How can it possibly be a good business decision? Well, if your evaluation methods of a good business decision rely solely on short-term raw numbers, then to you it probably won’t ever be one. But, there can be tangible benefits, both to you and to everybody, when looking at the bigger picture – a larger talent pool in being able to include those who appreciate what the company values (whether or not they personally would benefit), the ability to retain a great employee whose overall value now and into the future to the company far outweighs the raw cost of pay while on leave, general employee morale and thus productivity, and giving future generations (of employees!) more tools to having a happy, healthy life. Add to that the costs associated with on-boarding and training a completely new employee, especially at upper levels, and you will likely find that things balance out just fine, if not favorably.
If you have your workload directly and unexpectedly impacted by somebody (not just pregnant women or another parent) taking leave, your concern should be with your management, not the one taking that leave. Yes, of course any change in the workplace is going to have some effect, but most of the time, we are not on an episode of that “I Didn’t Know I Was Pregnant” show – there is some warning and therefore time to plan and make adjustments. Good management will absorb most of the impact, make appropriate changes, and keep you informed about any direct changes. If you’re in management and unwilling to handle such impacts, then I wonder why you are at the higher levels in the first place. People leave jobs permanently, not just temporarily, for any number of reasons, so having a single point of failure is asking for future troubles anyway.
It’s also a great opportunity to step up and show that you are willing and able to take on a challenge and advance your job and your skills, whether or not that’s on a management level. It’s also a good time to evaluate what that employee who wants to take leave really wants to do. In my case, I had already been working toward creating a position as an internal employee (as opposed to being directly client-facing), so going on leave provided a natural yet clearly delineated timeline in which to introduce new faces to the clients I was working with and take the training wheels off completely at a given date.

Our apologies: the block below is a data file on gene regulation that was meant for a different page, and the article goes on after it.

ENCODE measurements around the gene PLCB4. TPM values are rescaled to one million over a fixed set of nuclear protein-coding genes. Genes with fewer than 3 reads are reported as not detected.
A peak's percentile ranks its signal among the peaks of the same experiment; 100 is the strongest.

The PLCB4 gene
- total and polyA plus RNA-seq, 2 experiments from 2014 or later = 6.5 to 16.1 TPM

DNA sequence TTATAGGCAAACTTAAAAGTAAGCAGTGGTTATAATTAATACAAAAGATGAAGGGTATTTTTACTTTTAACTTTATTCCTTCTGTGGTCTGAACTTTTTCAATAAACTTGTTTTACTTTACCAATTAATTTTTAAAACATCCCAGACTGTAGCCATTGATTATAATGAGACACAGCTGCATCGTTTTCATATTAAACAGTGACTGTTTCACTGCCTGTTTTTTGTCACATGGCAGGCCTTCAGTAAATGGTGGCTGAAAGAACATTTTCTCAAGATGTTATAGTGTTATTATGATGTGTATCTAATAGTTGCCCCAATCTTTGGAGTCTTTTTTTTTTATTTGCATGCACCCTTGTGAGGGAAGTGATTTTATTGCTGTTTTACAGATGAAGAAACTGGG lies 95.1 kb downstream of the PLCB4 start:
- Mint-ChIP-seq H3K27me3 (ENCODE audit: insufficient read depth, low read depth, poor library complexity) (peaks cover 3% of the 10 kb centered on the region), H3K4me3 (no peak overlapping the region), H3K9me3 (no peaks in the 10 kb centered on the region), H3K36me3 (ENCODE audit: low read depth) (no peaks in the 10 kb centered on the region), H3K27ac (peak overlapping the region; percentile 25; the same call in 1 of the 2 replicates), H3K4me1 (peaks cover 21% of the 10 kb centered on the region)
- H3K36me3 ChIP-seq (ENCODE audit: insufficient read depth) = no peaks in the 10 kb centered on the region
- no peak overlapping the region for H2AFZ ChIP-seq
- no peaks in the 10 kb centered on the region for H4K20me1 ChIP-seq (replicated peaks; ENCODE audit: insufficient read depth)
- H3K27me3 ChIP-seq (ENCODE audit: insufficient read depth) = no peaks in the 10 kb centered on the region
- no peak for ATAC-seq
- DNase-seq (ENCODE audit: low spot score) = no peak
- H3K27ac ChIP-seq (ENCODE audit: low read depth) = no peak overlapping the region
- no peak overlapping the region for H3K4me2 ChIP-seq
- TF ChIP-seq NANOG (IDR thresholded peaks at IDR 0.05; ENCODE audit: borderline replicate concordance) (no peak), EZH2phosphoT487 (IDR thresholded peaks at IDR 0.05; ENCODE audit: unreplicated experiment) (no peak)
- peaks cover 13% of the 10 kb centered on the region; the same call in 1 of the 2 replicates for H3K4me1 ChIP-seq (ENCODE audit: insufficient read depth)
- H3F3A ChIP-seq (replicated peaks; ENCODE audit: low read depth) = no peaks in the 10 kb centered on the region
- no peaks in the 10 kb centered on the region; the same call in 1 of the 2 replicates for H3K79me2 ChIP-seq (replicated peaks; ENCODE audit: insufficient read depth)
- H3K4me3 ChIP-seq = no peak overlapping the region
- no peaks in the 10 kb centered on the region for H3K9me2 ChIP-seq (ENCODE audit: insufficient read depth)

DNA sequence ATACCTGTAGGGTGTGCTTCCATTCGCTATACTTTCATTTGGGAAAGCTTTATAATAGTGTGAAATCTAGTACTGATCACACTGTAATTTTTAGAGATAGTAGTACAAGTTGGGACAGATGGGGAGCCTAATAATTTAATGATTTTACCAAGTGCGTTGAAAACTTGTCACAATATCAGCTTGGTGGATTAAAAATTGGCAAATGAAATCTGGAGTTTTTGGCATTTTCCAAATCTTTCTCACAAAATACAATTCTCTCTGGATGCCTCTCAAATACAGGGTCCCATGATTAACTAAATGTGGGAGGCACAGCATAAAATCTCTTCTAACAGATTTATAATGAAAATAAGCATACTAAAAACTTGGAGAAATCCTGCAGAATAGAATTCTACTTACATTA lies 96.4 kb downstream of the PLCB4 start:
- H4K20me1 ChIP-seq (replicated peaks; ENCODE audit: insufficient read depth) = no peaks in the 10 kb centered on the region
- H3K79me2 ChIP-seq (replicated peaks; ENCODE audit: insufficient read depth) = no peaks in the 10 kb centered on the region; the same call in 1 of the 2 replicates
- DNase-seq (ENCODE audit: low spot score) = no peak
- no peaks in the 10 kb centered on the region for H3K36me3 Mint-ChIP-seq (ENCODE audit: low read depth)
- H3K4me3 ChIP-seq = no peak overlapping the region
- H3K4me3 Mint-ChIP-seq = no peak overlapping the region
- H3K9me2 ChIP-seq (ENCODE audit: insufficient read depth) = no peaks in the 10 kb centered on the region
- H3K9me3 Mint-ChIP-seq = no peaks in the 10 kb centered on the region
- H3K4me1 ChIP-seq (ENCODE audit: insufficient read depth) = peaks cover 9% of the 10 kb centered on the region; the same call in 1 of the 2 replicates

I do think that there are steps a parent or parent-to-be can take to put themselves in a better position. Seeking employment at a company with good and clear benefits, finding a position that has some redundancy in personnel and thus flexibility, having a couple of contingency plans in the case that something doesn’t work out, etc. I do know that not every job one might want and/or is qualified for can fit into these overly generalized buckets, and there are factors in life that often limit possibilities and put your work situation out of your control. But, given that as an employee you play a part in a company’s success, it’s not unreasonable to hope that you take your own impact into consideration and play a proactive role in making leave a possibility, paid or not.
Even if you still don’t believe in the value of maternity leave yourself, you should be able to recognize that somebody gave birth to you and have a little respect for that, and not make statements about how terrible it is that it’s not lawful to discriminate against a pregnant woman and fire her, or not hire somebody at all just because she happens to be fertile (which you shouldn’t definitively know about in the first place). I believe in the value of maternity and parental leave, but Equal Employment Opportunity is law, and for good reason. When I see such disrespect, I feel sad that somebody’s life could be so devoid of positive female role models, and hope that women of all kinds (non-parents, working moms, and stay-at-home moms alike) can seek to fill that void.
As for those who like to tell pregnant women that they’re so lucky to go on a work-free vacation – well, growing a person and then pushing it out (or having it cut out, if that’s how things go) isn’t exactly my idea of a rocking good time. If you’re a nursing mom, then you get the added bonus of being on call as a 24/7 food machine, and for at least the first several weeks, we’re talking near-constant switching from side to side. Wanting to have and raise children is an interesting parallel to providing a benefit like maternity leave – maybe not super easy or intuitive when you think about the details of the process, but a no-brainer when you look at the overall outcome.
I am starting this blog post as one of those exercises in writing what you’re thinking/feeling so that it doesn’t eat you alive, and then maybe publishing the post if it doesn’t suck. So if you’re reading this, it’s because I thought it didn’t suck. Don’t attack, and don’t think that I think you should feel the same way I do. Unfortunately, since this is on the internet, people are going to be reading this who don’t know me at all. I recognize that, and so should you. You don’t have any context for what I’m about to write and I am probably not going to give you much. Such is the way.